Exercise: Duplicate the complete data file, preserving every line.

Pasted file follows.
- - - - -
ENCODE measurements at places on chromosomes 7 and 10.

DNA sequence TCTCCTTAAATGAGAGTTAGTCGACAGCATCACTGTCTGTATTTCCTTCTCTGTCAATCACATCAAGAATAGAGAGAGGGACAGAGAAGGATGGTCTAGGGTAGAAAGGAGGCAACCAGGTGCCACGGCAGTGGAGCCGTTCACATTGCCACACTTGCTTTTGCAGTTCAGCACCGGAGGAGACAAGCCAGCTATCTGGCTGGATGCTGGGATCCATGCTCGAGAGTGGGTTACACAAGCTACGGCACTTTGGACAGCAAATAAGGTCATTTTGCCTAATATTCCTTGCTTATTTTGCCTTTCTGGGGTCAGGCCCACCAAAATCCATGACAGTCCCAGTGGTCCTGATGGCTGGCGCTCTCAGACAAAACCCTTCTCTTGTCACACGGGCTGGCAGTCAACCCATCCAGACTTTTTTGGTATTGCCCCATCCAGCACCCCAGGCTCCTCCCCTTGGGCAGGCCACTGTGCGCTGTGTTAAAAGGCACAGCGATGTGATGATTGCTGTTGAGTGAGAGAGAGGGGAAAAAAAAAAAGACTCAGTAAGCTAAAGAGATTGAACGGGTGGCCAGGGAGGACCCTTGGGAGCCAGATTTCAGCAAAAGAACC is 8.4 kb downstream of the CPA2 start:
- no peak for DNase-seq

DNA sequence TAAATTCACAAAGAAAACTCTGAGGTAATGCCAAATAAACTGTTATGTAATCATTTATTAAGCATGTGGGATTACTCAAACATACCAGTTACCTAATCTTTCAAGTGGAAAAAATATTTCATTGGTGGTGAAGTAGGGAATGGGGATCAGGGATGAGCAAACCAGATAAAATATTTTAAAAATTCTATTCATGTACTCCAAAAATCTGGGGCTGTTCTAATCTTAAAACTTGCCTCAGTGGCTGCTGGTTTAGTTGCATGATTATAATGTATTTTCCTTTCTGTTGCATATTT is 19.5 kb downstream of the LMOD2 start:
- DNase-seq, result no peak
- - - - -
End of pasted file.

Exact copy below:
ENCODE measurements at places on chromosomes 7 and 10.

DNA sequence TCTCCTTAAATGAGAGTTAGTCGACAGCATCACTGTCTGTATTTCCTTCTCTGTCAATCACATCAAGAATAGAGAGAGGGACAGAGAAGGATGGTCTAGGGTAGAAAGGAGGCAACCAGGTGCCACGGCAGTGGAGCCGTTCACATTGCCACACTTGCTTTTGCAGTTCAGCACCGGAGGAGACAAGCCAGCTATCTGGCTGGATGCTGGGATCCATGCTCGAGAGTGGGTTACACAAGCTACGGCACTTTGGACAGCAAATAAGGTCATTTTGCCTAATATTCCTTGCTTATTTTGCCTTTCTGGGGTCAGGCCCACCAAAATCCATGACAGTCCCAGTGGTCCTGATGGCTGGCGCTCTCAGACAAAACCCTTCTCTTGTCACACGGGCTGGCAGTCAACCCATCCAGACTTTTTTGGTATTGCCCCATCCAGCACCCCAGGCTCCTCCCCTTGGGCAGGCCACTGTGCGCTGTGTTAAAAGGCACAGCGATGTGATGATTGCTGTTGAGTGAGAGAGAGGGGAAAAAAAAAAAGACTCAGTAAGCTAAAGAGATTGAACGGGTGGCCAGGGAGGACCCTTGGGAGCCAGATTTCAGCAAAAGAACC is 8.4 kb downstream of the CPA2 start:
- no peak for DNase-seq

DNA sequence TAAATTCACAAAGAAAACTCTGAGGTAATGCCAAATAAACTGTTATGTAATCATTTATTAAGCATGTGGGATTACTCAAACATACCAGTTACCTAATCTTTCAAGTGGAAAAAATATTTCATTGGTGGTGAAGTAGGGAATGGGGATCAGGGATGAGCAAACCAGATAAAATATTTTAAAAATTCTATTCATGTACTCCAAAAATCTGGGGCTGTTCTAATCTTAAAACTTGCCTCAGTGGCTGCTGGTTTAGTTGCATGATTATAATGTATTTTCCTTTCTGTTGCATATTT is 19.5 kb downstream of the LMOD2 start:
- DNase-seq, result no peak